[156 NJSuper Page 6]

Since neither contingency materialized, no enforceable contract existed. At best, the right of entry permit was an offer by plaintiff which was never accepted by the Authority. Under such circumstances, plaintiff could have withdrawn its offer or permit at any time and utilized its property to suit its own purposes. See American Handkerchief Corp. v. Frannat Realty Co. , 17 N.J. 12, 17 (1954).

Furthermore, the right of entry permit only gave the Authority permission to enter upon appellant's lands preparatory to commencing condemnation or consummating an agreement to purchase -- the same right the Authority is given without such a permit merely upon giving a written ten day notice to the owner of the property under N.J.S.A. 20:3-16. If, after a preliminary entry is made, condemnation is not commenced within two years, provision is made in the statute for the payment of any damage resulting from such preliminary entry.

We perceive nothing invidious about the Authority's actions which warrant the conclusion that it acted unfairly or in an underhanded way. Firstly, the entry permit gave it only the permission to do what the statute authorized. Secondly, it has long been the rule that one having a right to condemn could enter on property, in good faith, to make preliminary surveys and plans as a necessary incident to the right to condemn. See 29A C.J.S. Eminent Domain § 226 at 1020. Such preliminary entry, even if injury to the land results, does not always give rise to a cause of action for damages. Jahr, Law of Eminent Domain, Valuation and Procedure , § 57 at 82 (1953), states the rule thusly:

In most states, prior to the condemnation of the particular property in question, the condemnor generally is given the right by statute to enter upon property for the purposes of making surveys, test borings and similar examinations. Such occupation of a temporary nature may be authorized by law provided no injury is caused to the private property owner; and provided further that within a reasonable time thereafter the condemnor actually condemns the property for public use. Any damage or injury to the property done during the temporary occupation, of course, is compensable but not

[156 NJSuper Page 7]

in the condemnation proceeding. It is an action outside of the condemnation proceeding for such injury to real property. Furthermore, such temporary occupation must be of such a nature as to not constitute any appreciable interference with the possession of the land.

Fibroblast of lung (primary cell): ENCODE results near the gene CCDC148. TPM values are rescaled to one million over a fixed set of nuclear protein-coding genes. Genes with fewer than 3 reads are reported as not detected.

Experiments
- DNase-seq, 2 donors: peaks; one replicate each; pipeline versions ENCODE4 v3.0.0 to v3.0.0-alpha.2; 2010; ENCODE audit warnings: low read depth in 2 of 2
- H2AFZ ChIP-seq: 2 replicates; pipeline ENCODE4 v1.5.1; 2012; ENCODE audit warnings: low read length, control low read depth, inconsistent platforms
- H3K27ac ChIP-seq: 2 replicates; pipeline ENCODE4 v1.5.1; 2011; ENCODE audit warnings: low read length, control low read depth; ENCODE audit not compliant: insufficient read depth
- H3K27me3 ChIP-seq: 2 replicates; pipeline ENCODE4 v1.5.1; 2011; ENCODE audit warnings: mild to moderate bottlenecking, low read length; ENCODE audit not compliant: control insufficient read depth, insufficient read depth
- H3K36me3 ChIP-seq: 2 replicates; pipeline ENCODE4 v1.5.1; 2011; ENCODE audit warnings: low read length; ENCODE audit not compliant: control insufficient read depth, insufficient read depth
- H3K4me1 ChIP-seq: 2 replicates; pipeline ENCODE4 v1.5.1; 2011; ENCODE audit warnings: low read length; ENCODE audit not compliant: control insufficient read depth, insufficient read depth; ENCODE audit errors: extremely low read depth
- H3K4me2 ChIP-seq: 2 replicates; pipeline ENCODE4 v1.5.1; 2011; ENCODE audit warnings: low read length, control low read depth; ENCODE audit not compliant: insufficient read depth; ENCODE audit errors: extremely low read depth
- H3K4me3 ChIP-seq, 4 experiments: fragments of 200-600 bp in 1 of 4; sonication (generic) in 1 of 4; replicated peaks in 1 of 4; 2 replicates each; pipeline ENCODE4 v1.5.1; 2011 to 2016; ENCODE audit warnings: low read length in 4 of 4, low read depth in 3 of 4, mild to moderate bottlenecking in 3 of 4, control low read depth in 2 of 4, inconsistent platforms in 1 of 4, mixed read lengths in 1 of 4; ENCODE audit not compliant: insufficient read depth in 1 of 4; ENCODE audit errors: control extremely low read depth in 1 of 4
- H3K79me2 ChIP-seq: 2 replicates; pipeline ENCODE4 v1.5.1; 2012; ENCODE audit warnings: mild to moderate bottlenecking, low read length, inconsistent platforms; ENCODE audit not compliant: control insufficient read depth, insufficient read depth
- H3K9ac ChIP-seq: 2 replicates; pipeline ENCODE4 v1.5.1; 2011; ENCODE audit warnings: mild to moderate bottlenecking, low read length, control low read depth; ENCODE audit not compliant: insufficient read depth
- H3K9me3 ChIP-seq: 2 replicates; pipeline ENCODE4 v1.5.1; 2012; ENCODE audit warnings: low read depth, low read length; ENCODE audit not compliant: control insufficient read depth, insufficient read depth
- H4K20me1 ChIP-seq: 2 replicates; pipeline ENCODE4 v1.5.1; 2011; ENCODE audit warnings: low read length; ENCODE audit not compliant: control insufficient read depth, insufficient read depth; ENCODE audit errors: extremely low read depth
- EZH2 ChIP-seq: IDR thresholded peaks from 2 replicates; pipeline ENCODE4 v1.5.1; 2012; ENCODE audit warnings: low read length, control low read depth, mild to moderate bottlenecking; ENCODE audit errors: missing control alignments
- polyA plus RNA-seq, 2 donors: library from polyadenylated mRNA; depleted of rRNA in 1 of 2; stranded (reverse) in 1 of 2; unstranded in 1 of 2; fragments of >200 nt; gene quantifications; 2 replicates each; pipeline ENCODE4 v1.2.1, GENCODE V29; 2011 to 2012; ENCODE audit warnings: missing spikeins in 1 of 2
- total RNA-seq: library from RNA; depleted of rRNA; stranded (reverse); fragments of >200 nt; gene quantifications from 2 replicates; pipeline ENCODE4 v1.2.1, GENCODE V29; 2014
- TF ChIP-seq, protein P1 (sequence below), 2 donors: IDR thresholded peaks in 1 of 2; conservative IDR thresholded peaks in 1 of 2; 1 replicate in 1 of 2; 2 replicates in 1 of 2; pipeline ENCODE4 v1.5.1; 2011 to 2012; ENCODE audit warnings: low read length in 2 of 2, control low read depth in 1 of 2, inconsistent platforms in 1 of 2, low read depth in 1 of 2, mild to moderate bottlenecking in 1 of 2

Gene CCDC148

For such interference a distinction however must be made between compensable injuries and those for which no award may be made and no damages may be claimed, the latter part being injuries which have sometimes been denominated by the courts as those injuries or inconveniences which every owner of property must pay as a member of the community. In the course of the prosecution of a public project the street sometimes may be ripped up and made unpassable for a period of time; in the construction of a railroad crossing, access to one's property may be interfered with; in the construction of a bridge over a stream there may be some temporary diversion of water from the stream. All these mentioned, of course, are generally not compensable. They constitute the price one is required to pay for living in a civilized community.

See also, Kingston East Realty Co. v. State of New Jersey , 133 N.J. Super. 234 (App. Div. 1975); Northville Dock Pipe Line Corp. v. Fanning , 21 N.Y. 2d 616, 237 N.E. 2d 220 (Ct. App. 1968); Thomas v. City of Horse Cave , 249 Ky. 713, 61 S.W. 2d 601 (Ct. App. 1933).

In light of our determination that no enforceable contract existed, we need not pass upon the other issues raised.


CRANE, J.A.D. (dissenting). I respectfully dissent from the views of my colleagues. Without finding the facts and stating its conclusions, as is required by R. 4:46-2 and R. 1:7-4, the trial judge granted summary judgment dismissing plaintiff's complaint for damages predicated upon an alleged agreement between plaintiff and the New Jersey Turnpike Authority.